The Aaron Sanchez Debate Is Over… For Now

Aaron Sanchez
Butch Dill-USA TODAY Sports

Having Aaron Sanchez start the year in the rotation, then move to the bullpen towards the end of the season unquestionably worked out well for the Blue Jays in 2015, though it wasn’t by design.

We learned today that this season he’ll do the same, but absolutely by design.

That is, unless injury or performance issues derail the plan.

Hmm.

I’ve been vocal about the idea that the Jays shouldn’t have felt that they need to force a decision on Sanchez for Opening Day, especially if that decision was going to land him in the bullpen — thus making it even less likely that he’ll ever reach his elusive potential as a starting pitcher. But this wasn’t exactly the way I’d expected, or hoped, or thought they would do it.

Which isn’t to say that it’s necessarily a terrible way to do it, but they seem to have kicked the hard decisions down the road, which I think creates very real potential for headaches at a pretty crucial point in the season.

What if Sanchez is terrific as a starter?

What if no replacement candidate emerges by mid-season?

Granted, I don’t think it’s anything close to a slam dunk that Sanchez thrives in this new role the way that he has so far this spring — as I wrote last week, big league lefties killed him last season, and the ones he’s mowed down in the Grapefruit League so far aren’t nearly of the quality he’ll be facing once shit gets real.

I also think it’s fair to figure that Drew Hutchison, Gavin Floyd, Jesse Chavez, a pitcher from outside the organization that they trade for, or perhaps even a Conner Greene, look from afar as though they should be able to step in and fill the gap once Sanchez is asked to shift back to relief.

But what if Sanchez is genuinely carrying this rotation at a critical juncture in the pennant race when the time comes to dial him back? What if he’s merely OK, and yet the club’s depth is tested elsewhere and they simply don’t have the bodies to replace him adequately?

I mean, wasn’t a guy like Jesse Chavez brought in exactly so that he can make spot starts and lengthen the rotation in order to help manage the innings of some of the guys — read: all of them not named RA Dickey — who have never been asked to go 200 innings deep before? Couldn’t Gavin Floyd potentially do the same sort of thing?

It’s not nothing, but Marcus Stroman’s biggest workload as a pro is only 33 innings higher than Sanchez’s: 166.1 innings at AAA and in the majors in 2014, to Sanchez’s 133.1 across three levels that same year.

That’s the difference between the top starter on a team that expects to be playoff-bound and the guy who can’t be allowed to finish out the season in the rotation?

Maybe it is. Or maybe they’re just establishing right now that, if (when?) they make a big trade to add a starter — which is clearly beyond plausible — it’s going to be Sanchez who gets asked to step aside.

That at least makes sense. And it also makes sense to figure that we mostly only hear about the trouble with innings limits when they get messy — think Stephen Strasburg or Matt Harvey — and maybe there was no better way around this. It’s just… it’s… interesting.

The Jays have certainly at least given themselves some flexibility in punting on this decision. I felt a trip to Buffalo might have made the most sense, where Sanchez’s innings could be managed, his secondary stuff further refined, and where the club would have avoided entirely the problem of potentially watching him struggle and needing to be removed from the rotation for the good of the team — a move that could have ended with him in the bullpen early, likely cutting short his career as a starter before really giving it the chance to properly develop.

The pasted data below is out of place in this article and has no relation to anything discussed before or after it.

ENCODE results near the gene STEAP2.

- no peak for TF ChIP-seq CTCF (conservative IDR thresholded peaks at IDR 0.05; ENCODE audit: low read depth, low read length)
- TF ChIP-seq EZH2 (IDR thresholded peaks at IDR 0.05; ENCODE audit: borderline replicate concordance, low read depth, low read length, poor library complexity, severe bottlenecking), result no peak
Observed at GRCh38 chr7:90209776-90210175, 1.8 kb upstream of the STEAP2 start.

Such peril still looms under this newly agreed-upon setup, but it’s understandable if the club maybe didn’t think that demoting a guy who has been in the big leagues the last year-and-a-half and has produced superb results all spring would be the right move.

Is what they’ve done here the right move? Only time will tell. But at least it’s a move. And at least we can move on from the what-to-do-with-Sanchez debate. But I suspect only for a little while.

  • Player to Be Named Later

    Well, if we use the bullets-in-the-gun metaphor, maybe the fact that they play so many AL East opponents to start the year played into it. If they believe Sanchez is the best starter among the 5th-starter candidates, and if he’s going to have an innings limit, then let’s not waste his bullets in Buffalo or later in the season when we’re playing the Mariners. I dunno… If he pitches great then they’re going to have a real dilemma. I can’t imagine that, once he’s moved to the pen, they could rev him back up to start in playoffs.

    It’s a long season. Here’s hoping he can prove the doubters wrong!

  • JasonTrent79

    Here’s my issue with the trade scenario. Jays are running against a budget restriction for whatever reason, otherwise they could have signed another starter. If the Jays trade for a starter, they are giving up cost-controlled young players which in turn further handcuffs the budgetary flexibility. If the plan is to add a starter, shouldn’t that have been done in free agency, and spend the extra $$$, knowing that you will save the money on your young players you don’t have to trade away?

    • ErnieWhitt